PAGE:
Taken from Spinner (Jun 25, 2010)
Michael Franti Says Michael Jackson's Unique Talents May Never Be Paralleled
by Benjy Eisen
As we look back on Michael Jackson's career and remember the artist, one year after his untimely death, we can see traces of Jackson's enormous influence just about everywhere. In addition to his music itself -- which was ahead of its time and yet, also, timeless -- Jackson influenced everything from choreography to fashion, even politics. One performer that has a similarly multifaceted approach to his own career, albeit in different ways, is Michael Franti.
Reflecting on Jackson's legacy, Franti holds the popular belief that, like the Beatles and Elvis Presley before him, nobody will ever be able to fill Jackson's shoes. "I don't know if there will ever be anybody that has the unique talent that he had as a singer, songwriter, dancer and with the humanitarian vision as he did," Franti tells Spinner. "But I think there's a new type of worldwide kind of superstar that will emerge. One that incorporates Internet, music technology and social networking into one thing."
Franti points to the Black Eyed Peas as an example. And while his music doesn't sound like anything from 'Thriller,' per-se, Jackson's influence certainly surfaces in Franti's role as a performer and public figure.
"When I was a kid, I use to tape things off the radio and there was this Michael Jackson interview that came on Casey Kasem's radio show for about an hour and forty five minutes of MJ talking about his life and history," says Franti. "He talked about everything leading up to 'Off the Wall.' I remember I taped the whole thing on cassette and listened to it so many times, I not only had all the songs memorized, but word for word everything he said in between during the interviews."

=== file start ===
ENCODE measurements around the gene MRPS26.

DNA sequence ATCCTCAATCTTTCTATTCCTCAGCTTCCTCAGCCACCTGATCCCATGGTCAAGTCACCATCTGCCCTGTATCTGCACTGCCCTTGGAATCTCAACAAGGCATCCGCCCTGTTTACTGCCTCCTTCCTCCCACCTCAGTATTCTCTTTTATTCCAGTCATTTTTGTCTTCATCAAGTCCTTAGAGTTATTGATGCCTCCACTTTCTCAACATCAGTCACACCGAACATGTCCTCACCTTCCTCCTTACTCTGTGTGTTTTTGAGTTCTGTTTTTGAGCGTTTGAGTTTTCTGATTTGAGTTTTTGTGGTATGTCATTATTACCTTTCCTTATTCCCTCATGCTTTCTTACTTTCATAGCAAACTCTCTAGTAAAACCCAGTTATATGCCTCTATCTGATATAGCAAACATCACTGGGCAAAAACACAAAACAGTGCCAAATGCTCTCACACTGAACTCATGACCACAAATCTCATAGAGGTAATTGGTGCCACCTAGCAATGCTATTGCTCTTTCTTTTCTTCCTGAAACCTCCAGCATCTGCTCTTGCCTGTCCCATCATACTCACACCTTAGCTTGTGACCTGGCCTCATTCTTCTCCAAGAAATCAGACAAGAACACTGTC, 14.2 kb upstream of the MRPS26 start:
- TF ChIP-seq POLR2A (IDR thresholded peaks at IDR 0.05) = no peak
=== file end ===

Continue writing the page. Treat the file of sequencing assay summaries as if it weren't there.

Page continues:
Many if not most of today's performing artists have some kind of similar story of early infatuation with the King of Pop. But Franti actually has a tale involving a brush with him. Kinda. "I was working as an extra on a George Lucas film and we were told MJ was going to stop by the barbeque George was having after the shoot," he recalls. "He flew in by helicopter. When he got off the helicopter he had a mask on. I think it was 1985 or something. He waved to us from about 25 yards away and then sort of skipped into the house -- and we never saw him again!"
Sounds about right. It's been a year already and the hole left by Michael Jackson's death has not gotten any smaller.